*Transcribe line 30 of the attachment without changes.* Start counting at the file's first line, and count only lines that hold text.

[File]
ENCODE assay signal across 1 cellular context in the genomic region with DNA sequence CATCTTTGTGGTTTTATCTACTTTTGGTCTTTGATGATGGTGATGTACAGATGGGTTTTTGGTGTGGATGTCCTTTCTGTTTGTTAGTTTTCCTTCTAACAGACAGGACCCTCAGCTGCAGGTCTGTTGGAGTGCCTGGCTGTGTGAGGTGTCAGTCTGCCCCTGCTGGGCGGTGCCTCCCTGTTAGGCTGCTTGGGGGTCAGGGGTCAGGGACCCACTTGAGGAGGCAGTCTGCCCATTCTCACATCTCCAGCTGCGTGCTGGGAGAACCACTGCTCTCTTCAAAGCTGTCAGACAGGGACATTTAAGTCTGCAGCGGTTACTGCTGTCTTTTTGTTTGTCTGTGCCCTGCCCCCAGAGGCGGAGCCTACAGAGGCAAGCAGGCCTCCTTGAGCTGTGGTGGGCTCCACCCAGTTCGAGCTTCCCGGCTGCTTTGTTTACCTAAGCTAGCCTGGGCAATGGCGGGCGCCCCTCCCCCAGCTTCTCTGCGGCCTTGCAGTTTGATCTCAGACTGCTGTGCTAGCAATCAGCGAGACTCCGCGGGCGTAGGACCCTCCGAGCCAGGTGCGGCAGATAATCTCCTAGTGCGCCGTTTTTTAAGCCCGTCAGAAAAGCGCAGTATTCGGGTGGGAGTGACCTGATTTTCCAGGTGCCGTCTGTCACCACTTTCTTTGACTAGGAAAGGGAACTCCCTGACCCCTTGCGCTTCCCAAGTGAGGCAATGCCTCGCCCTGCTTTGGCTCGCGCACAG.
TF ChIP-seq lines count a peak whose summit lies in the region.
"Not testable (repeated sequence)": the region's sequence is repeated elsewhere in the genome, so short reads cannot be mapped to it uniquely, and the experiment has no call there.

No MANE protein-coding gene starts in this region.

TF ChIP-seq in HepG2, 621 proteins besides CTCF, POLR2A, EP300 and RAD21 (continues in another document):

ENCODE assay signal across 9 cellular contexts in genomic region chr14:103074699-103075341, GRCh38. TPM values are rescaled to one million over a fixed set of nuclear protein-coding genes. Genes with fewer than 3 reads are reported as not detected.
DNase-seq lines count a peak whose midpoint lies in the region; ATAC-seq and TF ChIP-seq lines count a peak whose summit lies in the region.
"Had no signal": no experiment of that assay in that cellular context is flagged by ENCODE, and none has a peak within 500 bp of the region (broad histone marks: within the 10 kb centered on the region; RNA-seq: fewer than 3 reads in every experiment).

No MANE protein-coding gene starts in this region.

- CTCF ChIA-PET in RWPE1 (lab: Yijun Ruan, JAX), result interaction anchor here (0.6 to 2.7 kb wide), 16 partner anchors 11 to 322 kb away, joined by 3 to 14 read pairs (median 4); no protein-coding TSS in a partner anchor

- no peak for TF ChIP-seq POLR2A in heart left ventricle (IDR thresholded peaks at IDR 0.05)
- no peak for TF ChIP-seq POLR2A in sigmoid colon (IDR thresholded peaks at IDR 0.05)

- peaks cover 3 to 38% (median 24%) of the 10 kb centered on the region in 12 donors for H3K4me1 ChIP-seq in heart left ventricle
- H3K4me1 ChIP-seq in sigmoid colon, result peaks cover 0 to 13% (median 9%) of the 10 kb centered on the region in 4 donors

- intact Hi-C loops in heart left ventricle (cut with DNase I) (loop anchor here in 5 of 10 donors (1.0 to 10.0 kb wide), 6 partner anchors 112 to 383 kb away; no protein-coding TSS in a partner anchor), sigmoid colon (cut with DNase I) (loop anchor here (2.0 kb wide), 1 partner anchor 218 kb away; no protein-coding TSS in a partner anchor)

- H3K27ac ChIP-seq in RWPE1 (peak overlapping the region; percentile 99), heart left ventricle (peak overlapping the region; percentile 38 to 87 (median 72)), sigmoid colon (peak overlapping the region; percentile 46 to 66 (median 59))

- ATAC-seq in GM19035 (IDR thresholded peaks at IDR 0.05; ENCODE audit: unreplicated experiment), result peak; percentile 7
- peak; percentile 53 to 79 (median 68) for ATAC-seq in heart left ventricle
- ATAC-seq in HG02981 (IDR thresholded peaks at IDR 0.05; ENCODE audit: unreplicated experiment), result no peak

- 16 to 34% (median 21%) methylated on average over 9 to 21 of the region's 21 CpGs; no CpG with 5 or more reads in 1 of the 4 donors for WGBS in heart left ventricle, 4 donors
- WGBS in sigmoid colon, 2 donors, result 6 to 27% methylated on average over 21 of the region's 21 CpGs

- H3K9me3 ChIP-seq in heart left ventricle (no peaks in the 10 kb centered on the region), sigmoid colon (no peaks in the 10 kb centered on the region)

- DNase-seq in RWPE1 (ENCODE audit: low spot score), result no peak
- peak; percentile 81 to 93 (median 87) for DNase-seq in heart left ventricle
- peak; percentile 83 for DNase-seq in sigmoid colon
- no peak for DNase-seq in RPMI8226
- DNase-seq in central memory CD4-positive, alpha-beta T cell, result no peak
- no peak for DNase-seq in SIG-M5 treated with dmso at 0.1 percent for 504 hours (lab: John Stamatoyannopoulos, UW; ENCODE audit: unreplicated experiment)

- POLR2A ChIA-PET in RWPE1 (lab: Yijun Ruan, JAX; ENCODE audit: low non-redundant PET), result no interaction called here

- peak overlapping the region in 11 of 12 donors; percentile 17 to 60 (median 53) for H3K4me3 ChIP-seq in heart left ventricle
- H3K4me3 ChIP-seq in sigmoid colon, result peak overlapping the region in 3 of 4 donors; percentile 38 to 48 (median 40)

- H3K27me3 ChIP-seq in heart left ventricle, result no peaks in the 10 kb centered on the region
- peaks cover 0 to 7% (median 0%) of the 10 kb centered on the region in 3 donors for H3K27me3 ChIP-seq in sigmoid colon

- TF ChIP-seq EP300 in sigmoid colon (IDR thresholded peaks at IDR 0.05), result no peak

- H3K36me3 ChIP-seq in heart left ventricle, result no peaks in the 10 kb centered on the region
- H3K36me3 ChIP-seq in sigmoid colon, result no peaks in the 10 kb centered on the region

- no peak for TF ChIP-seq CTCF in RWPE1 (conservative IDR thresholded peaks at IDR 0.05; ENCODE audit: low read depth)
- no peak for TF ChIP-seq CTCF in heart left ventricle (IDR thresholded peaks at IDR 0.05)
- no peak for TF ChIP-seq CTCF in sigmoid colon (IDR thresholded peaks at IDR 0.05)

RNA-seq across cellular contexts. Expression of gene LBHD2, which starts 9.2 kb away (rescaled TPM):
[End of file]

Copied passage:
- peak overlapping the region in 11 of 12 donors; percentile 17 to 60 (median 53) for H3K4me3 ChIP-seq in heart left ventricle